In 2021, it remains a beloved Austin green space with a future of additional non-golfing uses as well.
Becoming Mary Arnold, Austin activist
Although I've been aware of Mary Arnold, the activist, for almost 40 years, I had no inkling about the twists and turns in her remarkable personal story. They tell us a lot about how she has accomplished so much.
Mary Miller Arnold was born June 4, 1935, in Dallas. Her father, Shannon E. Miller, worked as a general construction engineer. He graduated from the University of Texas in 1922, and served as the designing engineer on the 1939 Galveston Causeway, among many high-profile projects.
Her mother, Anna Goodenough Miller, was born in San Antonio and grew up in Alice, then attended what is now Texas State University. A noted musician, she sang in Methodist and Presbyterian church choirs and, especially, for funerals.
Both parents' families traced parts of their histories to South Texas and Mexico. Her paternal grandfather, for instance, purchased ranch land in Durango and lived in Mexico part of the year. Her father and his brothers grew up on horseback.
Her maternal grandfather's family came to Texas in the 1870s. During his adult life, he worked as an accountant and died at age 99. From ages 70 to 90, he kept the books for the Chicken Shack, the Austin spot founded in 1934 by Leslie Strange in partnership with future Mayor C.A. McAden Sr., which grew into a multi-city restaurant group.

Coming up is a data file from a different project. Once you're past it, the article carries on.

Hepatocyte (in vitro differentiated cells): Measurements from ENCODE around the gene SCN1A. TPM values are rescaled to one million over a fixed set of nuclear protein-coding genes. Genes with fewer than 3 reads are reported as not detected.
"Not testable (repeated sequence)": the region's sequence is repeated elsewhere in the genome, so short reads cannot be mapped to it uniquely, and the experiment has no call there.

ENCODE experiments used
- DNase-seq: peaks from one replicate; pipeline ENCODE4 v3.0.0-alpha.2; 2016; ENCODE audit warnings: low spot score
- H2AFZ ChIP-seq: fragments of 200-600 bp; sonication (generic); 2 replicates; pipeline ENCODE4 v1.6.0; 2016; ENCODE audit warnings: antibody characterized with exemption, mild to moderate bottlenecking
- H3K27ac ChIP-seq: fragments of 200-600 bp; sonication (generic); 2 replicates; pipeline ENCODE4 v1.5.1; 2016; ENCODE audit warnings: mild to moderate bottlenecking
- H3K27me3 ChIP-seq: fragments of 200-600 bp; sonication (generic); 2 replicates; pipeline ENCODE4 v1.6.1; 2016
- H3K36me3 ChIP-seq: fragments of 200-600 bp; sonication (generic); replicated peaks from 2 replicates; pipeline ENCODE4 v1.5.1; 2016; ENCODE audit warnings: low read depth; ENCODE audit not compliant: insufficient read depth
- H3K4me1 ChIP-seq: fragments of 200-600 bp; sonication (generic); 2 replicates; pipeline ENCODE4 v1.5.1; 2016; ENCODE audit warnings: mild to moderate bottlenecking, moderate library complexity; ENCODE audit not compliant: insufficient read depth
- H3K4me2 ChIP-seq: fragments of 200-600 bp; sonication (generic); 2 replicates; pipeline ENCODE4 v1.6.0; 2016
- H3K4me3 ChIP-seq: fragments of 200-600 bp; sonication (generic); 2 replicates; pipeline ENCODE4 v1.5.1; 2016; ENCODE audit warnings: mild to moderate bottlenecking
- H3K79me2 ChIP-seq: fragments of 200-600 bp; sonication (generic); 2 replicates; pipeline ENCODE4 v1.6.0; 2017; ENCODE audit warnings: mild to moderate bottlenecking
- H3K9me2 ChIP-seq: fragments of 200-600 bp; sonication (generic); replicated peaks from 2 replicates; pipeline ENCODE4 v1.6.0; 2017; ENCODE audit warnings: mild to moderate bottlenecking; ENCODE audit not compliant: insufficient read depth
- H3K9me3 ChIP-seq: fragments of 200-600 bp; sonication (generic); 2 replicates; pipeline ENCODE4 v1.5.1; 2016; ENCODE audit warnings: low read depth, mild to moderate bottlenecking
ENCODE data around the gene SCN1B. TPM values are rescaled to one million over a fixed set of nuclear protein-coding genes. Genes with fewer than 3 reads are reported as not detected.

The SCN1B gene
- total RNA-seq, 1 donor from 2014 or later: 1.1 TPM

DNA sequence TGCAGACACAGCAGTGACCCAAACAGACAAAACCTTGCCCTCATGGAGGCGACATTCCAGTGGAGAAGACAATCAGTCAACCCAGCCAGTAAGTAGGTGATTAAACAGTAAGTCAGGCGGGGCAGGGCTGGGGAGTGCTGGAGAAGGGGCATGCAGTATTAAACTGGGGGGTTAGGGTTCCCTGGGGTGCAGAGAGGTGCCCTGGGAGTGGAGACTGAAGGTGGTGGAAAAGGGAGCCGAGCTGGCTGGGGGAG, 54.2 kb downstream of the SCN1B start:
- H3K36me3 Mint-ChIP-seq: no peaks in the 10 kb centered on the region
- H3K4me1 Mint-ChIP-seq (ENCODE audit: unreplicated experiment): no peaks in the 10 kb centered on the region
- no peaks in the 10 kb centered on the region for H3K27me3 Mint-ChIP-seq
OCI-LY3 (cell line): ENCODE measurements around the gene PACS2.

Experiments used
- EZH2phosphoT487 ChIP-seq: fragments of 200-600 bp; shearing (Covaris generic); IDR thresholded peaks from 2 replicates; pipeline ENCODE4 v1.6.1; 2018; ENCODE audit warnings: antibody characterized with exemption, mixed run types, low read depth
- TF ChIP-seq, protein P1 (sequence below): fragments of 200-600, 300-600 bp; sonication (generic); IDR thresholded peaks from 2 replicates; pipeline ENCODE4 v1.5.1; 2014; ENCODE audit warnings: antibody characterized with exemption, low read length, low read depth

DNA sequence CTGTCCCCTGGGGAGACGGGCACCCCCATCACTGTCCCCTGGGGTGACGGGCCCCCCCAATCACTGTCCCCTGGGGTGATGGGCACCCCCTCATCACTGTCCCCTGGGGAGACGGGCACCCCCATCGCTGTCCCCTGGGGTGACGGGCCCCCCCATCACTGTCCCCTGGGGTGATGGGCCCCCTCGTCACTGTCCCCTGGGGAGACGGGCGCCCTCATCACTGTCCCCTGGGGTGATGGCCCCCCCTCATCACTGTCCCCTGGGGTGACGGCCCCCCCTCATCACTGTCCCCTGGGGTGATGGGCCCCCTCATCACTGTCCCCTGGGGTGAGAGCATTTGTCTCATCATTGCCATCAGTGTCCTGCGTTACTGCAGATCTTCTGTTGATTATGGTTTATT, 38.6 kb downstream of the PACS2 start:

"My parents met and married," Arnold says, "then spent their first three months together in McAllen, where my father was in charge of building a bridge over the Rio Grande."
The couple settled in Dallas, moving to the University Park neighborhood in 1939.
Arnold retains no specific memories from the Great Depression, but she knows her parents rented out a room in their small house to make ends meet. During World War II, her mother hosted British flyers who were training at a flight school in nearby Terrell.